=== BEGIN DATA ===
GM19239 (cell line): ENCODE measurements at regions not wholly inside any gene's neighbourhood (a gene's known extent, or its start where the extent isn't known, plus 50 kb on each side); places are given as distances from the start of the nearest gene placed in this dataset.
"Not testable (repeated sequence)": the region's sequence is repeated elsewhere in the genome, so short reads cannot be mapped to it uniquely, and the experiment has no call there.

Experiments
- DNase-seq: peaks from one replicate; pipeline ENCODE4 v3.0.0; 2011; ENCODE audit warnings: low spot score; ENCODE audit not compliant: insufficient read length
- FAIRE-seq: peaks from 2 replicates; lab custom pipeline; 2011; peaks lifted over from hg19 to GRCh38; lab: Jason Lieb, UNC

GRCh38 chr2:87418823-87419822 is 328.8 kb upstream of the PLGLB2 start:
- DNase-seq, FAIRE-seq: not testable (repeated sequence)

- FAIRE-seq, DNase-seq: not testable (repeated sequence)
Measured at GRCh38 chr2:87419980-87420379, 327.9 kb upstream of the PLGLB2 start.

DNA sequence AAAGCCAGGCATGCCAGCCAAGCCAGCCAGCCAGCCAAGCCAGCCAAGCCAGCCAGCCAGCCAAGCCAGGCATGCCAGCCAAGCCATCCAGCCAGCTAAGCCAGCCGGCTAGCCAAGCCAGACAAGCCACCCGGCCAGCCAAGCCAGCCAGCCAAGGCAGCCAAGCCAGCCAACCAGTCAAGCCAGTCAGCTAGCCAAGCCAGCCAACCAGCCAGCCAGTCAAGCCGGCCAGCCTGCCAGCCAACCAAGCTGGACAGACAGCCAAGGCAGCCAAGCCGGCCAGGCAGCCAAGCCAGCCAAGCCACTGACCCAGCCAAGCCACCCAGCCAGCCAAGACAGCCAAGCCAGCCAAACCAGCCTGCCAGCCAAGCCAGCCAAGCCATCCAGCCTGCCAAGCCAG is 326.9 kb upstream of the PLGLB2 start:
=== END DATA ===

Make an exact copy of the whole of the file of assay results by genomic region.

GM19239 (cell line): ENCODE measurements at regions not wholly inside any gene's neighbourhood (a gene's known extent, or its start where the extent isn't known, plus 50 kb on each side); places are given as distances from the start of the nearest gene placed in this dataset.
"Not testable (repeated sequence)": the region's sequence is repeated elsewhere in the genome, so short reads cannot be mapped to it uniquely, and the experiment has no call there.

Experiments
- DNase-seq: peaks from one replicate; pipeline ENCODE4 v3.0.0; 2011; ENCODE audit warnings: low spot score; ENCODE audit not compliant: insufficient read length
- FAIRE-seq: peaks from 2 replicates; lab custom pipeline; 2011; peaks lifted over from hg19 to GRCh38; lab: Jason Lieb, UNC

GRCh38 chr2:87418823-87419822 is 328.8 kb upstream of the PLGLB2 start:
- DNase-seq, FAIRE-seq: not testable (repeated sequence)

- FAIRE-seq, DNase-seq: not testable (repeated sequence)
Measured at GRCh38 chr2:87419980-87420379, 327.9 kb upstream of the PLGLB2 start.

DNA sequence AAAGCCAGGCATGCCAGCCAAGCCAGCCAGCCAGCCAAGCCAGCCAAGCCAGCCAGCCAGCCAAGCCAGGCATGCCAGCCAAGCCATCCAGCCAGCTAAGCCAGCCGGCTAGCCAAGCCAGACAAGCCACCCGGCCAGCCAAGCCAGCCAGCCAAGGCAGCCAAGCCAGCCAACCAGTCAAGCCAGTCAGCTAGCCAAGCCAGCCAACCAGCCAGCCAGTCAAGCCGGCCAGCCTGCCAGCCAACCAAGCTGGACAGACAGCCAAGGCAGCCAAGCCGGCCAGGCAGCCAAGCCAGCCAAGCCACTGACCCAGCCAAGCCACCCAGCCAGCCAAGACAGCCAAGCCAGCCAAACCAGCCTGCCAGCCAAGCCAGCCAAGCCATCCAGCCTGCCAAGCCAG is 326.9 kb upstream of the PLGLB2 start: